Out of all generations they are most convinced that the going out experience has changed for them, the people in their circles and their friends. Opinions are split when it concerns the influence of the virus on the choice of festival they attend. The same appears to be the case for when they are able to attend festivals and events again. Fifty percent will attend immediately, while 47 percent will wait for 6 to 12 months.

“It is extremely disappointing that the entire festival season has been written off. I encourage festival organisations to become even better acquainted with their fans during this time. Use data to gain insight into their wishes and fears. Now is unquestionably the time to keep communicating with fans and visitors, by organising digital festivals and sharing music, for example. Certainly, during the coronavirus crisis, organisations should be relevant and remain prominent in the lives of their fans.”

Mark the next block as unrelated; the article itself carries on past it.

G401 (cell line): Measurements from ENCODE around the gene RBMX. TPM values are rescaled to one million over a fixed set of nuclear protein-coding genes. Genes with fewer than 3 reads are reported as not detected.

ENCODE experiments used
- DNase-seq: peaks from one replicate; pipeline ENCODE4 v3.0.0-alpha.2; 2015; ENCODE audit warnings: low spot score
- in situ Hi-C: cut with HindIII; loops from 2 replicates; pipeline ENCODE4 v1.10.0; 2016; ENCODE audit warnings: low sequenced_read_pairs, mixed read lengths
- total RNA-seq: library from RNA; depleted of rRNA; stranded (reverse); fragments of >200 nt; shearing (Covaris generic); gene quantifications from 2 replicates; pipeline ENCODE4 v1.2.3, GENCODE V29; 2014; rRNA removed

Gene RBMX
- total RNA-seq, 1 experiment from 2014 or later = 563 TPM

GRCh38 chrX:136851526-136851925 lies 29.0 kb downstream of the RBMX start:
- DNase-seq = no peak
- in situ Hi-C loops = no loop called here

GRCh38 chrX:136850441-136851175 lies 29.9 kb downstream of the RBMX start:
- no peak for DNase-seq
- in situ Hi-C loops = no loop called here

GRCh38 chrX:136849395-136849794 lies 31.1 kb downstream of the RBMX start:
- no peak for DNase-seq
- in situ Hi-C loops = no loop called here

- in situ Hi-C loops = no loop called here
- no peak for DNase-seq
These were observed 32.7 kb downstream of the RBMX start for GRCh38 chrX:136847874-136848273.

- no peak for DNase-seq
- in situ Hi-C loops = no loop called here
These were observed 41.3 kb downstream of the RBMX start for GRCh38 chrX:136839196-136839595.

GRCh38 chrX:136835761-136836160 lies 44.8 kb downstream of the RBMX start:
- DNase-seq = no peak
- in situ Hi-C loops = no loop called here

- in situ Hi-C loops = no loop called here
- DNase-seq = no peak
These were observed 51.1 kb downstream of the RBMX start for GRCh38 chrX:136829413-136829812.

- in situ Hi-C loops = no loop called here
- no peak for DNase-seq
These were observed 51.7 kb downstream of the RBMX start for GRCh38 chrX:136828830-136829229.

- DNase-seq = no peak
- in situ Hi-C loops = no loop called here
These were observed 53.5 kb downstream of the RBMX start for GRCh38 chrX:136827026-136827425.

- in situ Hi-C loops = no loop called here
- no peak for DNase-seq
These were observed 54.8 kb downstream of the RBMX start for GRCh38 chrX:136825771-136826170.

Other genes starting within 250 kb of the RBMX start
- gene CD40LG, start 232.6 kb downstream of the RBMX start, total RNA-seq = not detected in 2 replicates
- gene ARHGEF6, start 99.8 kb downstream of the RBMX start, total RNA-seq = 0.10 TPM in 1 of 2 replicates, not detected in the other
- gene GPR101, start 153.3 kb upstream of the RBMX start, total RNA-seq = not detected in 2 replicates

In summary

One thing is certain. Almost 95 percent of all participants in our survey miss attending festivals and events. Despite this, organisations, where primarily the older generations attend, should carefully take into consideration that possibly one in three of the Boomers/Lost generation and one in five of Generation X will not immediately return to their festivals and events. 

The Millennials appear to view it in a far more casual way. Only 13 percent say they will wait 6 to 12 months before they will attend festivals and events again. 86 percent will attend immediately when permitted. Organisers of festivals and events where primarily Generations X and Y attend must attentively bear in mind that 1 in 6 possibly will not attend immediately. Naturally, the result concerning festivals and events being missed is unsurprising, and a good sign for the sector. The need is clear! It is clear for festivals and events to now pay their visitors and fans the digital attention they deserve to ensure they do not forget their favourite festival or event when it is time to attend again.